I’m not sure whether I like the idea. Of me being psychic, I mean. So, I generally come up with some feeble explanation for occurrences not quite so readily explained away. I don’t like the idea of explaining things away either. What’s left to be debated or wondered about once you have gotten to the bottom of the unfathomable? If indeed you truly have. There is room for doubt; and as uncomfortable as I am in that dimly lit chamber, I keep its door unlocked—just in case something peculiar escapes that, without any such doubt, would indubitable have escaped me. This evening, for instance, I answered the question “What’s the movie tonight?”—a question generally posed to me at dinner time—by suggesting Twentieth Century (1934), said to have been George Bernard Shaw’s favorite film. The DVD has been in our library for a while and I have been waiting for just the moment to watch this screwball classic. It was only a little later that I discovered that the screening would be a timely one, given that today, 28 February, is the birthday of Ben Hecht, who co-wrote the screenplay with Charles MacArthur. To be precise, the screenplay is based on Hecht and MacArthur’s stage comedy of that title, itself based on Napoleon of Broadway by one Charles Bruce Millholland. Anyway. My ostensible choice having having an air of the ethereal, I felt compelled to commune with the spirits by going in search of Hecht’s voice on the ether.
The writer-producer-director of Angels Over Broadway wasn’t hard to find, either. In their introduction to a reprint of Hecht’s sentimental medical mystery “The Fifteen Murderers” (first published in Collier’s Magazine in January 1943), Messrs. Ellery Queen describe its author thus:
Ben Hecht—child-prodigy[,] violinist, circus acrobat, theater owner, reporter, novelist (remember Eric Dorn?), foreign correspondent, columnist, newspaper publisher, playwright (remember The Front Page?—with co-dramatist Charles MacArthur), scenarist, and motion-picture producer, to mention in rough chronological order some of his vocations and avocations [. . .]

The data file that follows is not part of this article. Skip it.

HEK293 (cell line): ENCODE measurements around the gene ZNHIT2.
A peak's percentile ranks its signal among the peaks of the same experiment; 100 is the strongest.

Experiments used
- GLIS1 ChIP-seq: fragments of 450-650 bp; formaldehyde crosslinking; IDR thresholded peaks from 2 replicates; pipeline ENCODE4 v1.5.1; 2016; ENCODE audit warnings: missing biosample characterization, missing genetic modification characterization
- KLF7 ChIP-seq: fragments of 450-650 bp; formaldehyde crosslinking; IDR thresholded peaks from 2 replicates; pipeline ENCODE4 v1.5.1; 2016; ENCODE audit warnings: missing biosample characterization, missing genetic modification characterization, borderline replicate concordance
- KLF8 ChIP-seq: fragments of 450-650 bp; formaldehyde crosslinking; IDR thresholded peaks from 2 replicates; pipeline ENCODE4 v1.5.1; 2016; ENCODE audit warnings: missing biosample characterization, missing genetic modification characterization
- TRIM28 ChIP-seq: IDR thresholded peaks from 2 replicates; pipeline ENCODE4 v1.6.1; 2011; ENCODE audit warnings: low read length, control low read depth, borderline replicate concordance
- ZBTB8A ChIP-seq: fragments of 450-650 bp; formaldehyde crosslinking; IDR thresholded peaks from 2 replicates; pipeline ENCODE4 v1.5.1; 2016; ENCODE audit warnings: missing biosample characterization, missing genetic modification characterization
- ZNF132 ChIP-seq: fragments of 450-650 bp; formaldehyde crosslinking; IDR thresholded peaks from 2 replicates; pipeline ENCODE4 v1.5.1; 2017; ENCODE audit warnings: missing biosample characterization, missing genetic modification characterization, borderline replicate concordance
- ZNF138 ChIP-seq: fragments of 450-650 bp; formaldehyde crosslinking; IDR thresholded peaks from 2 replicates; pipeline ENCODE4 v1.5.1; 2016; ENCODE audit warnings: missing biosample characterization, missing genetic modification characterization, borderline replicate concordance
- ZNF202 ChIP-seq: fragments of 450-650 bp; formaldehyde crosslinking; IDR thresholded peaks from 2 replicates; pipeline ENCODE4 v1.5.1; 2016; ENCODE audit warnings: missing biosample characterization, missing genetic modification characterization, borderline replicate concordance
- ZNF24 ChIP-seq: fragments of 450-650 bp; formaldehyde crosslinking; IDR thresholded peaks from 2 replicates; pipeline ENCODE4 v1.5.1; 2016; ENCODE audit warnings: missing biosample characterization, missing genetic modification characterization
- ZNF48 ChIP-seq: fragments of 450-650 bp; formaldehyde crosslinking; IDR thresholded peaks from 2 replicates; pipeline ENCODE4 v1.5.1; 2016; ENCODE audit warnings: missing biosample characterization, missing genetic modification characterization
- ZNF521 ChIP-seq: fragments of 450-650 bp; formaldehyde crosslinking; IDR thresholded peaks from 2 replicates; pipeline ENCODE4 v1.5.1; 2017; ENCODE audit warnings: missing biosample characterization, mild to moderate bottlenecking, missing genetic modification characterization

Regretting that Hecht “invaded the Coast of Criminalia only on rare occasions,” the editors drew the reader’s attention to the story “Actor’s Blood,” which they recommended as “sheer melodramatic fireworks.” Before the story was reworked as Actors and Sin (1952), with Hecht providing the voice-over narration, the author had narrated his own radio dramatization of it for a Suspense production starring Fredric March (24 August 1944). For Inner Sanctum Mysteries, Hecht acted as the narrator of his short story “The Specter of the Rose,” dramatized on 19 August 1946, just days prior to the premiere of the motion picture adaptation.
Hecht’s stories, stage and screenplays were often reworked for radio, and perhaps none more often than aforementioned The Front Page and its screwball remake His Girl Friday (in a 30 September 1940 Lux Radio Theater broadcast starring Claudette Colbert). As for the swift and shimmering Twentieth Century. it took off again with Elissa Landi (in a Campbell Playhouse production from 24 March 1939); even Gloria Swanson got on board, performing a scene from the play on the Big Show (31 December 1950), whose hostess, Tallulah Bankhead, had read Hecht and MacArthur’s “What Is America?” on the 29 March 1942 broadcast of Command Performance.
In 1935, Hecht and MacArthur’s musical extravaganza Jumbo, starring Jimmy Durante and featuring songs by Rogers and Hart, was lavishly staged at New York City’s giant Hippodrome, from which venue it was broadcast live in weekly instalments. As biographer William MacAdams points out, Hecht washed his hands of this production after many of his lines were cut as being not easily intelligible in such a large auditorium. He did not, however, turn a deaf ear to the medium. A few years later, he was a panellist on the quiz program Information, Please on 19 July 1938 and 30 August 1938. In the 1950s, he was interviewed for the documentary series Biography in Sound, recalling the lives of Carl Sandburg and Alexander Woollcott.
Considering his resume, it is difficult to not to be exposed to the works of Ben Hecht. That may well be an answer to my psychic experience; but, without question, I appreciate any helping hands and hints from the hereafter, especially if I am being led to a vehicle as bright as Twentieth Century. And now you’ll have to excuse me. I’ve got a reserved seat . . .